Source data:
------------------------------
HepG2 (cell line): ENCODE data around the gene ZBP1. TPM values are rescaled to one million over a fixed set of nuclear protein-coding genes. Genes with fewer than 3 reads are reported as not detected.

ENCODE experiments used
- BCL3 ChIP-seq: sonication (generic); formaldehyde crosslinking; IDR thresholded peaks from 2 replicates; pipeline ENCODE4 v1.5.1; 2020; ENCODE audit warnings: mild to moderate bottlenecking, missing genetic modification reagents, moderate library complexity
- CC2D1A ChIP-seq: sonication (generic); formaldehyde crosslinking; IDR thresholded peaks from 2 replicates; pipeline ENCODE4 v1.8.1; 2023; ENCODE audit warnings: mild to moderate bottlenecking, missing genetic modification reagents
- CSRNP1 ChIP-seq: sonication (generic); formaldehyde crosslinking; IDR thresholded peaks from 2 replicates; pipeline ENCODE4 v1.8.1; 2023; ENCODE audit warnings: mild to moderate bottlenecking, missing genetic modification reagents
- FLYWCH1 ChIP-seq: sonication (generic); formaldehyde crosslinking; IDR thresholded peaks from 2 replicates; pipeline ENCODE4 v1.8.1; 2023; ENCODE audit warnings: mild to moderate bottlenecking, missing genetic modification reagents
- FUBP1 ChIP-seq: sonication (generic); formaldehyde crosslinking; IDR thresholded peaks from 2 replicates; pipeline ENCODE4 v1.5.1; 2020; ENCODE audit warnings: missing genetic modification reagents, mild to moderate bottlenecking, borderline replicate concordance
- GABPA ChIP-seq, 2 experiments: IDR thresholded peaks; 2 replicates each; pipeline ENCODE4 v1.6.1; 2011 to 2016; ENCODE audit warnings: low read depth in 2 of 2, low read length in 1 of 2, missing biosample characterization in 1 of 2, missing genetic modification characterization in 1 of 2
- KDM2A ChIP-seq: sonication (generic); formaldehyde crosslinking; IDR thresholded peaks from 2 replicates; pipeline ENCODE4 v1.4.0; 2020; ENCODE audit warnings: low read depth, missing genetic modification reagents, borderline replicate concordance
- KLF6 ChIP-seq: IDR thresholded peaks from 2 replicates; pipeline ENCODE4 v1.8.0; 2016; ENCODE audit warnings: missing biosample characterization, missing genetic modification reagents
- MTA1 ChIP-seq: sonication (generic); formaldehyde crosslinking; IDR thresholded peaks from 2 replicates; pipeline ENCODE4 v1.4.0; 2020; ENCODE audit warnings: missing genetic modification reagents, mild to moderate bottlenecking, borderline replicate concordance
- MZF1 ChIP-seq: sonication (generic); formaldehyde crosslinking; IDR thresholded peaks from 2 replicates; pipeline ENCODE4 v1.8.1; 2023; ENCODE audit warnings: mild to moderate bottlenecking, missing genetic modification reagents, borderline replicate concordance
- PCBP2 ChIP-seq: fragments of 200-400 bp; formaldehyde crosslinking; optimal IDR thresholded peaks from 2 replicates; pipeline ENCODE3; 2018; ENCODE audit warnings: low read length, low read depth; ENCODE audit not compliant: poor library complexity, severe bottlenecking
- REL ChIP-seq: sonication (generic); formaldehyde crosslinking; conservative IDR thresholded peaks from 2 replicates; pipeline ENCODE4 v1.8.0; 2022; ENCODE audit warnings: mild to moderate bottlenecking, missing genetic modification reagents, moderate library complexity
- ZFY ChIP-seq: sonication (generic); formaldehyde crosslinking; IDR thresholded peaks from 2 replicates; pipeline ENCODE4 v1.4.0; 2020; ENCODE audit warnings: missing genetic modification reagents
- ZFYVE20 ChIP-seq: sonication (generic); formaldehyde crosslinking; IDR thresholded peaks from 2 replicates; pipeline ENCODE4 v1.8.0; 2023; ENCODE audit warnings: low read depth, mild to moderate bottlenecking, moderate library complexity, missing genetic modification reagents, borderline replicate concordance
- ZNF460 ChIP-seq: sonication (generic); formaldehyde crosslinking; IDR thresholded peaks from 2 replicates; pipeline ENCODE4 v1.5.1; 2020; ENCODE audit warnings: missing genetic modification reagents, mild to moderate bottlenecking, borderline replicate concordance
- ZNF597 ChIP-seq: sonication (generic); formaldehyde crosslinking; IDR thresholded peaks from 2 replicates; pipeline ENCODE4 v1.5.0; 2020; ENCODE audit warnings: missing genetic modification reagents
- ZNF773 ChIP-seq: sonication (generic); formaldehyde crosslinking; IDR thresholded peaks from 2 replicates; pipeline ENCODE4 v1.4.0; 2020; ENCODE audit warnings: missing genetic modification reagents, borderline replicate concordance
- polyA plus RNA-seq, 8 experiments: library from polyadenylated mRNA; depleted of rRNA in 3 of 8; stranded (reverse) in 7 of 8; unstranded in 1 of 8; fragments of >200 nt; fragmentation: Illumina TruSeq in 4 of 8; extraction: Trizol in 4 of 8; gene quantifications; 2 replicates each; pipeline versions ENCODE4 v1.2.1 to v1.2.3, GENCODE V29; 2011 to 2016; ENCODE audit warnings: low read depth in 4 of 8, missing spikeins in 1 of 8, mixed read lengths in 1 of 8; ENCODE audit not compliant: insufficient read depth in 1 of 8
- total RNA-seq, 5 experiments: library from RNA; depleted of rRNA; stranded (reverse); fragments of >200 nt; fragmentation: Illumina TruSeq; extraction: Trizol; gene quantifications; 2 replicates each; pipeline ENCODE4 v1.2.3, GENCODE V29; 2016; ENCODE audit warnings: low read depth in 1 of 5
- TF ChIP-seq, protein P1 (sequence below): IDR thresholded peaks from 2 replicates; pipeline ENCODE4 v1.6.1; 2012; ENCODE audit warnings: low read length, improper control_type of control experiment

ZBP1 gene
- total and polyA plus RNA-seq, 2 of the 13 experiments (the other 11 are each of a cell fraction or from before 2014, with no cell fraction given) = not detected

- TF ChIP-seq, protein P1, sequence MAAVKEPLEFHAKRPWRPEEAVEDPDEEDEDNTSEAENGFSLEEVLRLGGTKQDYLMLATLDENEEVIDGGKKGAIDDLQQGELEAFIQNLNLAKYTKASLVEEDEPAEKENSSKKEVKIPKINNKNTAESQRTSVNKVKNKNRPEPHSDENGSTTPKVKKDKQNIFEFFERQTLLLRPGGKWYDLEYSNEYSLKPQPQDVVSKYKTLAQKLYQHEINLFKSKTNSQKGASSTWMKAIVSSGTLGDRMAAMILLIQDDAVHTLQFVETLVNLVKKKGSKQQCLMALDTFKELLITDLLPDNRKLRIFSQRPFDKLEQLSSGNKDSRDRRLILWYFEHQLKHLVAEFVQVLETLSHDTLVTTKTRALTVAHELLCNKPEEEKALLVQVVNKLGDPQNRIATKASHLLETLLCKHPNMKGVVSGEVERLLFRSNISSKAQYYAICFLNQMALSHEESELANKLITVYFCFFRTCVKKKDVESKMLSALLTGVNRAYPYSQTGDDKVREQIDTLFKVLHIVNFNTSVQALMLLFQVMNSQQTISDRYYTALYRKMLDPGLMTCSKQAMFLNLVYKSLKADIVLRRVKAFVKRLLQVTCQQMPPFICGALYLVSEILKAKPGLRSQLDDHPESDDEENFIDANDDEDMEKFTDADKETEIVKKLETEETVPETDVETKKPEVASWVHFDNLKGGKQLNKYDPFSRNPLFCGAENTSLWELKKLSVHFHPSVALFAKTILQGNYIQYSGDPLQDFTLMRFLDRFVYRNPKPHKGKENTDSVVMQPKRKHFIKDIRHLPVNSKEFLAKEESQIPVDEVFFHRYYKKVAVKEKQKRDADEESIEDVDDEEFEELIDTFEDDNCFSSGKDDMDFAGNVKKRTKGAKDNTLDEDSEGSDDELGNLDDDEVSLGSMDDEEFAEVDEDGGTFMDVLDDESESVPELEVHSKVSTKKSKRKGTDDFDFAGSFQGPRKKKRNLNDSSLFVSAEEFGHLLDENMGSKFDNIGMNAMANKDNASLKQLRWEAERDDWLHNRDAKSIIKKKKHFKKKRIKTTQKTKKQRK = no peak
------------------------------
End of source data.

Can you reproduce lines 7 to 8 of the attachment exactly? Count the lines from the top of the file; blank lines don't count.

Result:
- FUBP1 ChIP-seq: sonication (generic); formaldehyde crosslinking; IDR thresholded peaks from 2 replicates; pipeline ENCODE4 v1.5.1; 2020; ENCODE audit warnings: missing genetic modification reagents, mild to moderate bottlenecking, borderline replicate concordance
- GABPA ChIP-seq, 2 experiments: IDR thresholded peaks; 2 replicates each; pipeline ENCODE4 v1.6.1; 2011 to 2016; ENCODE audit warnings: low read depth in 2 of 2, low read length in 1 of 2, missing biosample characterization in 1 of 2, missing genetic modification characterization in 1 of 2